Repairing Our Immigration System... And the Country
It seems every week we hear a new horror story about the US immigration system. The latest involves a whistleblower nurse who reported that a private detention center performed hysterectomies on multiple migrant women without their consent.
Immigration has been the proverbial football of American politics since the earliest days of our Republic. Examples go as far back as the Naturalization Act of 1790 and continue today. From migrant caravans to images of detained children sleeping under metallic space blankets, Democrats and Republicans alike have used the issue to stir up their respective bases.
Donald Trump has brought the issue into the forefront of the zeitgeist. From his signature promise to build a wall along the US-Mexico border; to terminating Deferred Action for Childhood Arrivals, better known as DACA; to the Muslim Ban; to his Zero Tolerance and Family Separation policies, immigration has become a flash point like never before.
The visceral reaction of Americans of every stripe to the immigration issue points to the abject dysfunction of the current system. Despite the vitriol, Recent Gallup polls show that a majority of Americans support immigration and the taking in of Central American refugees.
The issue is too complex for news bites and chyrons to do it justice. In fact, they probably make it harder to solve. Even those with extensive experience dealing with major immigration issues say there is no quick fix. Any solution must be flexible enough to adapt to ever-changing circumstances.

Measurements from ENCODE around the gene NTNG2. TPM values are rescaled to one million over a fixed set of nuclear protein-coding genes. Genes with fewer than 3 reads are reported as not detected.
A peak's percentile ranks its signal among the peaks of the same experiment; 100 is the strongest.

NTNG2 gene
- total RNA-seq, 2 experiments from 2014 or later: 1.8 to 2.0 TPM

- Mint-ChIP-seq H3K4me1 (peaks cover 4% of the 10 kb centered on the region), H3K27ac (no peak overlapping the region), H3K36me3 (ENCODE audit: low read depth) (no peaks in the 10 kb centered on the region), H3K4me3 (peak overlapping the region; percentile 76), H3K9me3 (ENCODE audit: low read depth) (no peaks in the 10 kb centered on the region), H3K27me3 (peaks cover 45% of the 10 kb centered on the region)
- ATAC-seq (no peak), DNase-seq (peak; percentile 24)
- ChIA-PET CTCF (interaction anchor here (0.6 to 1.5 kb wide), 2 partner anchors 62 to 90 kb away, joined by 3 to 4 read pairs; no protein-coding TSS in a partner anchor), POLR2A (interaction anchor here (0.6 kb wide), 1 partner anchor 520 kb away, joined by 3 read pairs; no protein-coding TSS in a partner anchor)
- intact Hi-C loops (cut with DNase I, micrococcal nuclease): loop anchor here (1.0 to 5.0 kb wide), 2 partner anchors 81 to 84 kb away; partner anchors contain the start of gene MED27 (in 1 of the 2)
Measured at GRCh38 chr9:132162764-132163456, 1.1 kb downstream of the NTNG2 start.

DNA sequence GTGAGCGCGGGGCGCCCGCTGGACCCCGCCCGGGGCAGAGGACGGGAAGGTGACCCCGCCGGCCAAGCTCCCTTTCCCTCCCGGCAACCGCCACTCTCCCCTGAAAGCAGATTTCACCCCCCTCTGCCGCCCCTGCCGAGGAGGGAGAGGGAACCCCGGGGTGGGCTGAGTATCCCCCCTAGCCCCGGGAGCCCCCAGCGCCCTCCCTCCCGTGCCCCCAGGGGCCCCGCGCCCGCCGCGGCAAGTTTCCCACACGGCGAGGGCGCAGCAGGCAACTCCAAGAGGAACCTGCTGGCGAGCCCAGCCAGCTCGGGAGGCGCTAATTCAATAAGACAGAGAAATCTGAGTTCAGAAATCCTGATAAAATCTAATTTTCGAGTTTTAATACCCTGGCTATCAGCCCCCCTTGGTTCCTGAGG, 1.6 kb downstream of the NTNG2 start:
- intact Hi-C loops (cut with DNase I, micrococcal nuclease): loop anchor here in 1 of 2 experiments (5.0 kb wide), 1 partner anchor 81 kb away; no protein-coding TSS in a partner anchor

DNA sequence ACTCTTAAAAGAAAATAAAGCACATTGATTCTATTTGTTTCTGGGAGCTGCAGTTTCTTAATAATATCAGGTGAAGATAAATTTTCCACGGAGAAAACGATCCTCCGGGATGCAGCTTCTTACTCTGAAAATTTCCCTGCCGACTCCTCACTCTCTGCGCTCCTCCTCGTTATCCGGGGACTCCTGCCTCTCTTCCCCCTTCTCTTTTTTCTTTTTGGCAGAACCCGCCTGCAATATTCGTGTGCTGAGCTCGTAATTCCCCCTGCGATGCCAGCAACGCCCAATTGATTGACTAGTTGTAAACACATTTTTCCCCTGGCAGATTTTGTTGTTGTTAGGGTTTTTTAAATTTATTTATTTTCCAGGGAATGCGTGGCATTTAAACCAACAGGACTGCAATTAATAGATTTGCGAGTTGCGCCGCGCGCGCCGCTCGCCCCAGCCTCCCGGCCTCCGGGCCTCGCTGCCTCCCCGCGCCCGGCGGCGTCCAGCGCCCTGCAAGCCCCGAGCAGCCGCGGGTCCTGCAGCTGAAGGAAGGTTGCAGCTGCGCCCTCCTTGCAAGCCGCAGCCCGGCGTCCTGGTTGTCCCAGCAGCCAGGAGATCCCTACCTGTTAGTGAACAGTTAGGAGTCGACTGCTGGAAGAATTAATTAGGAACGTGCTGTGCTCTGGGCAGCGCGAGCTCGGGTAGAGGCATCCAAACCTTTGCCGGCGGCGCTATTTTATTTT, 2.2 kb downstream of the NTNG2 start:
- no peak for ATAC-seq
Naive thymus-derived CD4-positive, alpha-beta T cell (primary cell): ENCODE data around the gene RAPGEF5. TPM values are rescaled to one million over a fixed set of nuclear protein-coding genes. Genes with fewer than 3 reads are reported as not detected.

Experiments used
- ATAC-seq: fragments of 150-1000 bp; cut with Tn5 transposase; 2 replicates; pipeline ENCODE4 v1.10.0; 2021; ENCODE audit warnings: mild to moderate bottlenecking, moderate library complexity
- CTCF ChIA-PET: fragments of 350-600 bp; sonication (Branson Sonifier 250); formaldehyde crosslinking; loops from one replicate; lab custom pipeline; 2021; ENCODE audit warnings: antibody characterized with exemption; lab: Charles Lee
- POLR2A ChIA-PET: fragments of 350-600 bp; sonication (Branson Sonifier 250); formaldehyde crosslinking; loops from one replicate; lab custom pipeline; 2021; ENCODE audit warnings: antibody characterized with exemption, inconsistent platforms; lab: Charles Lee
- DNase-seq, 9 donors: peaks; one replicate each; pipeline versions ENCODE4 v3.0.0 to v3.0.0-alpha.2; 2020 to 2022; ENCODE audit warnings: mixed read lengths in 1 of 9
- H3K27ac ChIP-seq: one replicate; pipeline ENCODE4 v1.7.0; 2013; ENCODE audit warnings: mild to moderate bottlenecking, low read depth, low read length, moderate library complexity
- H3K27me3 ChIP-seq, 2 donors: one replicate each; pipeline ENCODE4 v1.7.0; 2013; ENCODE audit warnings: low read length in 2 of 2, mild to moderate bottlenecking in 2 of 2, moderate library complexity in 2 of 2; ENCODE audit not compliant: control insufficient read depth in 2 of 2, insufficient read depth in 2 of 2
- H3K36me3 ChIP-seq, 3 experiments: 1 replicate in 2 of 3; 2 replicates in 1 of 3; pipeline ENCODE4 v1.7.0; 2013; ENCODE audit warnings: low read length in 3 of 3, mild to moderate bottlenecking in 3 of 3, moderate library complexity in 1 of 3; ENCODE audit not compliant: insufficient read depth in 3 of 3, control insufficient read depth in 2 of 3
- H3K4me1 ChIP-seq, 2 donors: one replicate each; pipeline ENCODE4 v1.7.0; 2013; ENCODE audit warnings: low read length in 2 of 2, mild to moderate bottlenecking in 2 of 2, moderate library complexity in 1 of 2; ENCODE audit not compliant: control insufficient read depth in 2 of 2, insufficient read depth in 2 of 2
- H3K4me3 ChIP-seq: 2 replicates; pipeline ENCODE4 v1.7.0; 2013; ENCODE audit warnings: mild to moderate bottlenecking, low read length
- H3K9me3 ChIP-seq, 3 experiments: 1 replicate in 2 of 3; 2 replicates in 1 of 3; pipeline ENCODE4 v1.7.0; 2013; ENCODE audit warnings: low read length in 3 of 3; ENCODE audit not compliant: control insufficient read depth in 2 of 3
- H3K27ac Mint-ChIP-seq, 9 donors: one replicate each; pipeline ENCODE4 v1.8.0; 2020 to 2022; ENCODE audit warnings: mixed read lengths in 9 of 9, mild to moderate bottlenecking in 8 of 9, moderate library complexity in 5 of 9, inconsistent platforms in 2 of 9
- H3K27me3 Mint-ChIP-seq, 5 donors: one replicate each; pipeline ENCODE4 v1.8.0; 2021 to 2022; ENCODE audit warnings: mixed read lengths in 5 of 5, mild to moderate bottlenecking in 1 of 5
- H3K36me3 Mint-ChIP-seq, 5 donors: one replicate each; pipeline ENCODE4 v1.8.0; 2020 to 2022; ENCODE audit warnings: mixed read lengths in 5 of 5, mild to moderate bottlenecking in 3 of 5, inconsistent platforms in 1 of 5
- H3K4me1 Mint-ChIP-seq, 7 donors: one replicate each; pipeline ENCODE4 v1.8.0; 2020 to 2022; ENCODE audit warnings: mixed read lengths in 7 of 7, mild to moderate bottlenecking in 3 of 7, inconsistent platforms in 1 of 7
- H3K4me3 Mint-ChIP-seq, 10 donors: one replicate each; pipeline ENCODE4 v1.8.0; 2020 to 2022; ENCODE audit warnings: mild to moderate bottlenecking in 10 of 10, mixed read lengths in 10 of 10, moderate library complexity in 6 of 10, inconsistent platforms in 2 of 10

Of course, a single blog post can’t do justice to the depth and breadth of the issue either. What it can do is offer enough background and analysis to allow you to take a better informed position and enter into meaningful dialogue on the matter. So, let’s start where we are today.
A Difficult Decade
There has been a significant demographic shift in new immigrants coming to the United States. In 2018, more immigrants arrived from Asia than from Latin America. And while the first decade of the new millennium saw much higher numbers of undocumented Mexican migrants crossing the southern border than other countries, 2010-2019 has seen more undocumented migrants entering from countries other than Mexico.